Gender differences in the use of backchannels: Do Japanese men and women accommodate to each other?
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PublisherThe University of Arizona.
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AbstractThis study explores gender differences and accommodation behaviors of Japanese conversation participants in the use of Japanese backchannels. The study utilized three types of dyadic conversations, 5 male single-sex, 5 female single-sex, and 5 mixed-sex conversations, in which the participants were asked to talk about a particular topic for about 30 minutes. Five types of backchannel including short responses such as hai 'uh-huh', reactive expressions such as soo desu ka 'I see", repetitions, collaborative finishes, and resumptive opener, along with nods, were quantitatively scrutinized in terms of their distribution, frequency, and placement. The duration of the listeners' gaze was also calculated in terms of the number of the intonation units on the side of the speaker in question. Analysis of the present study revealed that gender differences in the use of backchannels were more pronounced in the single-sex dyadic conversation. Furthermore, it was found that females in the same-sex dyad group showed distinctive characteristics, compared to other participant groups. For example, the study revealed that females in the same gender-dyad group, overall, showed a relatively frequent use of nods. Accommodation tendency was confirmed in the use of backchannels and the listener's gaze behavior. Overall, women tended to show a greater degree of accommodation in the mixed gender dyadic conversation. Besides, the study pointed out that how men and women accommodate depends on the types of backchannels and listener's gaze. There were cases in which one of the sexes showed convergence and the other showed divergence in a mixed-gender dyadic conversation or vice versa. In the present study, a different accommodation pattern emerged particularly between verbal and nonverbal backchannels. As for verbal backchannels, it was indicated that there were more convergence patterns either from both genders or at least from one of the sexes. With regard to nonverbal backchannels, in this case, nods, however, women constantly showed a convergence pattern, whereas men showed a divergence pattern at all times in the mixed-sex conversation. These results indicated that gender differences in the use of backchannels could be context-sensitive, which is a new finding in terms of the analysis of gender and language.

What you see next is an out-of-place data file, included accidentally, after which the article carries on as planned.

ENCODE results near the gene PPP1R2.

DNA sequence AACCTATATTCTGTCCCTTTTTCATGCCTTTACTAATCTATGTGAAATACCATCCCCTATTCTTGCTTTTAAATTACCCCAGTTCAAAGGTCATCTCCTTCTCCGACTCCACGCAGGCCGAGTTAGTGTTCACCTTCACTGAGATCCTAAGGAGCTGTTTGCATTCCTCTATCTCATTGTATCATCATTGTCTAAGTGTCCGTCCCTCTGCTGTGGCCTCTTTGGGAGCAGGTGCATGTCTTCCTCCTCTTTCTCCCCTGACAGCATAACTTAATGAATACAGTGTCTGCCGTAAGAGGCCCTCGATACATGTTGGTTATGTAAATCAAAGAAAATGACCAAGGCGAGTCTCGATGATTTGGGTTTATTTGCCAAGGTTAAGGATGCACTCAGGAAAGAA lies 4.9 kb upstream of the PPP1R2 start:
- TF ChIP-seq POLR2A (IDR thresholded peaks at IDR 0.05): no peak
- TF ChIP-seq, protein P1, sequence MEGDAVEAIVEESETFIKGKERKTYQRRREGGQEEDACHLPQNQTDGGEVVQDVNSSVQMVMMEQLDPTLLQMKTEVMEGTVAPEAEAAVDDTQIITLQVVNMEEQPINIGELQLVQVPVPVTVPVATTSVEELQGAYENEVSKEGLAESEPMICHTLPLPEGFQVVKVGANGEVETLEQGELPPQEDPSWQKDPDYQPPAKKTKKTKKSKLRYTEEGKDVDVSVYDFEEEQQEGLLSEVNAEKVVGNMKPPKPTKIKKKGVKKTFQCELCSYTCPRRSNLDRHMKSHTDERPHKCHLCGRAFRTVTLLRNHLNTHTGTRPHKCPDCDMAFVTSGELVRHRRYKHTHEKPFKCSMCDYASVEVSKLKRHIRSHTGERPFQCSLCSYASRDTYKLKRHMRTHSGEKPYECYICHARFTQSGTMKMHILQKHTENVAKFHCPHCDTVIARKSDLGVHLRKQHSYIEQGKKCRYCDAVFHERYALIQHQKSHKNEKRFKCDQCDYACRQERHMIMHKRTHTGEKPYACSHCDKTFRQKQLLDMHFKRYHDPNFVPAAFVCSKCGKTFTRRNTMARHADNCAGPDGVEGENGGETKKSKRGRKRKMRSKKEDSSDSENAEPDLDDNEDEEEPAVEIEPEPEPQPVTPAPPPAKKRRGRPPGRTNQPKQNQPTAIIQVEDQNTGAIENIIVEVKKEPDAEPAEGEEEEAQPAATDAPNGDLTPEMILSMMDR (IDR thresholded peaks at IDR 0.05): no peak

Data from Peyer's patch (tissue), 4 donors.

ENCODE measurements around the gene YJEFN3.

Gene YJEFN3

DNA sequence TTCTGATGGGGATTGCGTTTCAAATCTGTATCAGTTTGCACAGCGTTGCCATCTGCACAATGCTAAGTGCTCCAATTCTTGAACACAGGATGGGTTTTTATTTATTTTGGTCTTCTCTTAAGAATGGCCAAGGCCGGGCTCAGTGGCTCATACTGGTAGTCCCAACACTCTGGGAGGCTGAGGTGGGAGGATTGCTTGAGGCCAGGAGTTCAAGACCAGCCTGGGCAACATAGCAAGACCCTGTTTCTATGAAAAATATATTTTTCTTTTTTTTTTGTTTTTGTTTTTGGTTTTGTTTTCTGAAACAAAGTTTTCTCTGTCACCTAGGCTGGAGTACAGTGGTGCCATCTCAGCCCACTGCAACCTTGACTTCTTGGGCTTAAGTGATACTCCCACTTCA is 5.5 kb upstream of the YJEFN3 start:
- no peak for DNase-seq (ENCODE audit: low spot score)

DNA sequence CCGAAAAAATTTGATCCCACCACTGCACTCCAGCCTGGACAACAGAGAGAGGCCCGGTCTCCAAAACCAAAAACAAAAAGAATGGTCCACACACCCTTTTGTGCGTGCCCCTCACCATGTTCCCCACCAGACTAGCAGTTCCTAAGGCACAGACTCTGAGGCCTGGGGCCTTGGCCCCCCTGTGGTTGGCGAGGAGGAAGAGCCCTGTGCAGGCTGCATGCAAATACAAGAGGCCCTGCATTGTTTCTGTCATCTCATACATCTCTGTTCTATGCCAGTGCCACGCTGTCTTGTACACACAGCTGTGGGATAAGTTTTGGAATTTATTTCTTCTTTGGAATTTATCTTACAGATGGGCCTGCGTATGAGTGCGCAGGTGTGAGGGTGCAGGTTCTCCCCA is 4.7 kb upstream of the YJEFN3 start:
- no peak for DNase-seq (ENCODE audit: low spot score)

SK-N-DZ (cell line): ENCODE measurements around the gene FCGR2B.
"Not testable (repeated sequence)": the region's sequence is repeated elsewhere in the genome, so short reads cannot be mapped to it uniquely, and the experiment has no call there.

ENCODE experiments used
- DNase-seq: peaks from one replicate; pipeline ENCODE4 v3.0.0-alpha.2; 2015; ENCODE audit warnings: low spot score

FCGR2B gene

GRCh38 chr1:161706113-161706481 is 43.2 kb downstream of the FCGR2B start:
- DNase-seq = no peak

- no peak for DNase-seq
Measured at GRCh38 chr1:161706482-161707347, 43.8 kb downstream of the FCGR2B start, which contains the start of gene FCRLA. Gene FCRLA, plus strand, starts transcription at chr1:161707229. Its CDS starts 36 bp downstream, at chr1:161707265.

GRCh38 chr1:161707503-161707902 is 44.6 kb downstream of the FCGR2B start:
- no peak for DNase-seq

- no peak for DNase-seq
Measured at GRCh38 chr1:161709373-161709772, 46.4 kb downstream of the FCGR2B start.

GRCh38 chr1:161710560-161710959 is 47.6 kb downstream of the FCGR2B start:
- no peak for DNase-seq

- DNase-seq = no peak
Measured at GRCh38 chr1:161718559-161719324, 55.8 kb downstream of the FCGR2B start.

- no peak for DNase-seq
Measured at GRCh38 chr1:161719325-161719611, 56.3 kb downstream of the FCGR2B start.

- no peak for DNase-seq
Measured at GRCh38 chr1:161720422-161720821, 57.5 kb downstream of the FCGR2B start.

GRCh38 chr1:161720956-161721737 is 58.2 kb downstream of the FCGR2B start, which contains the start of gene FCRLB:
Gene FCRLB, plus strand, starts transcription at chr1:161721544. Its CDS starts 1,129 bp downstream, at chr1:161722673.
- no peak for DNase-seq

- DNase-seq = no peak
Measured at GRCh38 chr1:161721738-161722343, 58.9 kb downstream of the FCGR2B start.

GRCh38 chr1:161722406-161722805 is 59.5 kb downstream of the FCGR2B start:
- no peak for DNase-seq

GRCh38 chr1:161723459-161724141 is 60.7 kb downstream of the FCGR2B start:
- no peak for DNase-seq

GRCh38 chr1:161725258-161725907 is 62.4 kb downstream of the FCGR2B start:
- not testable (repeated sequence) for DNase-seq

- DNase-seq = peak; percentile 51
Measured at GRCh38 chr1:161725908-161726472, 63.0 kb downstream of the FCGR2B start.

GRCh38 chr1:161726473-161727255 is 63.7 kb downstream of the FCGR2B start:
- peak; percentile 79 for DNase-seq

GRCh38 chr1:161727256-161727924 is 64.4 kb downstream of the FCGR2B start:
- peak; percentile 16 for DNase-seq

Degree ProgramGraduate College
Second Language Acquisition and Teaching